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dc.contributor.authorSullivan, Frank
dc.date.accessioned2018-02-27T12:30:05Z
dc.date.available2018-02-27T12:30:05Z
dc.date.issued2014
dc.identifier.citationSullivan , F 2014 , ' The John Bryden memorial lecture : improving health with the community health index and developments in record linkage ' Informatics in Primary Care , vol. 21 , no. 4 , pp. 156-160 . DOI: 10.14236/jhi.v21i4.76en
dc.identifier.issn1475-9985
dc.identifier.otherPURE: 249969743
dc.identifier.otherPURE UUID: 736ac8cd-77bd-484d-bf9c-a9656e030e89
dc.identifier.otherPubMed: 25479345
dc.identifier.otherScopus: 84964313561
dc.identifier.urihttp://hdl.handle.net/10023/12803
dc.description.abstractDr. John Bryden was the executive officer of European Federation for Medical Informatics for a decade between 1998 and 2008. When he retired from active work within the federation, he was awarded an honorary fellowship. In one of his early papers from the 1960s, he described how some relatively novel machines called computers might replace the punched cards that were being used at the time. He saw, before many others, that computers could be used for the care of individual patients and even more so for groups of patients. He implemented a unique patient identifier (community health index) which has enabled Scotland to link electronic medical record data for clinical management of chronic disease deterministically. An example was the development of the Glasgow Coma Scale. One benefit of demonstrating significant value in projects such as this at an early stage of record linkage was that the governance framework for the use of data became relatively permissive. Another major success was diabetes care; it became possible to apply insights from the aggregate data to improve services and make them more efficient. Scotland has developed safe havens for data where not only the physical environment but also the people, mechanisms and projects are all subject to control to ensure safety and confidentiality. Similar moves are under way in Europe. TRANSFoRm (www.transformproject.eu) led by King's college in London is mainly focused on primary care data. Excellence in medical informatics is possible as a result of the work of its pioneers, including John Bryden's first paper suggesting that computers might be useful.en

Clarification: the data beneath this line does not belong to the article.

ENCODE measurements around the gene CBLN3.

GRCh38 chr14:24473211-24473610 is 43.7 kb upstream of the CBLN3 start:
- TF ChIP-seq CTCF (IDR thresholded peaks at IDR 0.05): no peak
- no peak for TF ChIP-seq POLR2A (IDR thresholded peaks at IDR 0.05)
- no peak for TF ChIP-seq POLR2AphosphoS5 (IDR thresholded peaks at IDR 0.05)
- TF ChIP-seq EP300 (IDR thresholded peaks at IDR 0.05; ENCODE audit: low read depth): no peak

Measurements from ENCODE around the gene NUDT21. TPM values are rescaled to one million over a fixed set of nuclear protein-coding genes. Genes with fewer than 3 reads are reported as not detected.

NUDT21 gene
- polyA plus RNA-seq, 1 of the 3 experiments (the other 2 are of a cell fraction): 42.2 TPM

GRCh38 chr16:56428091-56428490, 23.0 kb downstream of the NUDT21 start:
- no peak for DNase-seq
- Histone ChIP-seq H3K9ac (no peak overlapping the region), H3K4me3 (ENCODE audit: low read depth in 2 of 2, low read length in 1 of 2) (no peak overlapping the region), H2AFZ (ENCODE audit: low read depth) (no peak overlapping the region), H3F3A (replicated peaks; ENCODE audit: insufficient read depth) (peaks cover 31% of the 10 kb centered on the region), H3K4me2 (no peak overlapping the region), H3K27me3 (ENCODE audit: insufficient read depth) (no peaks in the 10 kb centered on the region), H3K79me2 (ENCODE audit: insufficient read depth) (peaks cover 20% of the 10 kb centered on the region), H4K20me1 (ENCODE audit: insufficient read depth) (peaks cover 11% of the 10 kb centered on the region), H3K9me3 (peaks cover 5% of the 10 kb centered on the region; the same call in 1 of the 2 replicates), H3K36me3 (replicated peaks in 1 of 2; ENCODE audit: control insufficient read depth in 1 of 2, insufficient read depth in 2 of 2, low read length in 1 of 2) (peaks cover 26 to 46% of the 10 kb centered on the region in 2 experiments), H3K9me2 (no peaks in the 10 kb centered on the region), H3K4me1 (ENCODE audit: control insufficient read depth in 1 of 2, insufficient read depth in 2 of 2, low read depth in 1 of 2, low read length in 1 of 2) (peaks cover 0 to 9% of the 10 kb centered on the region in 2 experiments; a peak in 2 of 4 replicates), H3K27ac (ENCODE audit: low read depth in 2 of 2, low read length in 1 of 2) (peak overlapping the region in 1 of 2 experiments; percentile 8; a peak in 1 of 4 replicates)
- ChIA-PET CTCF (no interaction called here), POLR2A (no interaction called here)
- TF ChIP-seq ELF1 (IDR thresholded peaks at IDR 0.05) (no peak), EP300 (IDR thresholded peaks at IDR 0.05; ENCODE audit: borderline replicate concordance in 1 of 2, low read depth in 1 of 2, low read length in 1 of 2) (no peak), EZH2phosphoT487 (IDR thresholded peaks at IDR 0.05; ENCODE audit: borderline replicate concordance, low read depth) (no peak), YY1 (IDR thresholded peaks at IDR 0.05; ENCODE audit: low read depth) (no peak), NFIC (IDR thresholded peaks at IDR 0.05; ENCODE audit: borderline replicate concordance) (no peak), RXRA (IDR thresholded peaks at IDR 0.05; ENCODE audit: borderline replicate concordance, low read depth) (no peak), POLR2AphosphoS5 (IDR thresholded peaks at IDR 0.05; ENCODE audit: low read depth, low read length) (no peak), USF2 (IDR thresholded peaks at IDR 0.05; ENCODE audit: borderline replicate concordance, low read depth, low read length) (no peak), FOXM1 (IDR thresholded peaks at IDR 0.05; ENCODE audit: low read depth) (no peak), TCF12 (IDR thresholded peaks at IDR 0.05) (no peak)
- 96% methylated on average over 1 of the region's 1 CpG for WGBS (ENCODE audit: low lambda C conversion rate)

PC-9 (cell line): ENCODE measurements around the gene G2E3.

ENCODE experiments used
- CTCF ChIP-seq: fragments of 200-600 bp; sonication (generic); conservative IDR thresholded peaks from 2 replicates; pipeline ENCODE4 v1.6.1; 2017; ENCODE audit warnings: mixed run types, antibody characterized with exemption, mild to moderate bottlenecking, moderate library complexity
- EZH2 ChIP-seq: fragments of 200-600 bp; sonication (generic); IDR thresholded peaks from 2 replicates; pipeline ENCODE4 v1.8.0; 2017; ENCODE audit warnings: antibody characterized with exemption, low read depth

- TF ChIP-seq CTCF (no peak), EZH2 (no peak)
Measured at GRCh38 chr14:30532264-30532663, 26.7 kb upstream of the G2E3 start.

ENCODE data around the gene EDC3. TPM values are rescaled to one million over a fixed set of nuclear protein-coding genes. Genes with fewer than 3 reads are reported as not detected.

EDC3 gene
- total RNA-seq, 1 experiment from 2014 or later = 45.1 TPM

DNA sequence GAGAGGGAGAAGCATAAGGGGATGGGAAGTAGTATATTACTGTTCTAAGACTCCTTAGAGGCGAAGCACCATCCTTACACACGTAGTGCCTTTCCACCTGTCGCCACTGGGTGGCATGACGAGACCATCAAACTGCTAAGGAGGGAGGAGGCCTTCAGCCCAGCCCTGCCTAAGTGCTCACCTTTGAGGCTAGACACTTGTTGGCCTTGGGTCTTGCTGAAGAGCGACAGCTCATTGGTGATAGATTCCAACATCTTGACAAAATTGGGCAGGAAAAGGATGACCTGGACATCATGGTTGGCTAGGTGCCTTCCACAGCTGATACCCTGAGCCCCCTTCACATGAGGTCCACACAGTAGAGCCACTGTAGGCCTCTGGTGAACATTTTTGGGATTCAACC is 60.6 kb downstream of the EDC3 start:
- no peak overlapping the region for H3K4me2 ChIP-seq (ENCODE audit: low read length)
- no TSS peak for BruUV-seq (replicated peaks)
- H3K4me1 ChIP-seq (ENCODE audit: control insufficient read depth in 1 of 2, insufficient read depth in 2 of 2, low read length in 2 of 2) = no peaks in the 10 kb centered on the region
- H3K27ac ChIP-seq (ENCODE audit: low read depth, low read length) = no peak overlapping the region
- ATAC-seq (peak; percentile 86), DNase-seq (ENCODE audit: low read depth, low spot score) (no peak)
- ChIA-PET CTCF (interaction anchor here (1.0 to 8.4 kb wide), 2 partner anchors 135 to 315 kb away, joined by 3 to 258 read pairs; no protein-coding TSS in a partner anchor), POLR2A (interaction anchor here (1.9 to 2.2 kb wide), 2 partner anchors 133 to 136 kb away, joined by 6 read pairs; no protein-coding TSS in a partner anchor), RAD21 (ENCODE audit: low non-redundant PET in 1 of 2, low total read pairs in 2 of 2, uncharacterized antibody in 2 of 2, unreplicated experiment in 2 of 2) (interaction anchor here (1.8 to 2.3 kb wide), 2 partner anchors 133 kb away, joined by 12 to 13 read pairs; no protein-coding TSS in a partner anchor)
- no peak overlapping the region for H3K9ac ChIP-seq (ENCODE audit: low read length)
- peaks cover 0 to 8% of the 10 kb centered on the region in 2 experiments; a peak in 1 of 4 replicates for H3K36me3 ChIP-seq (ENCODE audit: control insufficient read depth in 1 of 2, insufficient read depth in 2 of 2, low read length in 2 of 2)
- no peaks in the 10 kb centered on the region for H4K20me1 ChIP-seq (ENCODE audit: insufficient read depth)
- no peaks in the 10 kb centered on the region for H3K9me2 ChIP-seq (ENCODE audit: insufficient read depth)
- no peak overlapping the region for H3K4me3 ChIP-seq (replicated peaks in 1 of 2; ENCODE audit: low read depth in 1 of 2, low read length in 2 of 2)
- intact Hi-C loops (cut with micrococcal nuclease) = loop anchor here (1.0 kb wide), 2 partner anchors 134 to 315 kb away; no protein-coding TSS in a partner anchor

dc.format.extent5en
dc.language.isoeng
dc.relation.ispartofInformatics in Primary Careen
dc.rightsCopyright © 2014 The Author(s). Published by BCS, The Chartered Institute for IT under Creative Commons license http://creativecommons.org/ licenses/by/4.0/en
dc.subjectRA0421 Public health. Hygiene. Preventive Medicineen
dc.subjectZA Information resourcesen
dc.subject.lccRA0421en
dc.subject.lccZAen
dc.titleThe John Bryden memorial lecture : improving health with the community health index and developments in record linkageen
dc.typeJournal articleen
dc.description.versionPublisher PDFen
dc.contributor.institutionUniversity of St Andrews. School of Medicineen
dc.identifier.doihttps://doi.org/10.14236/jhi.v21i4.76
dc.description.statusPeer revieweden


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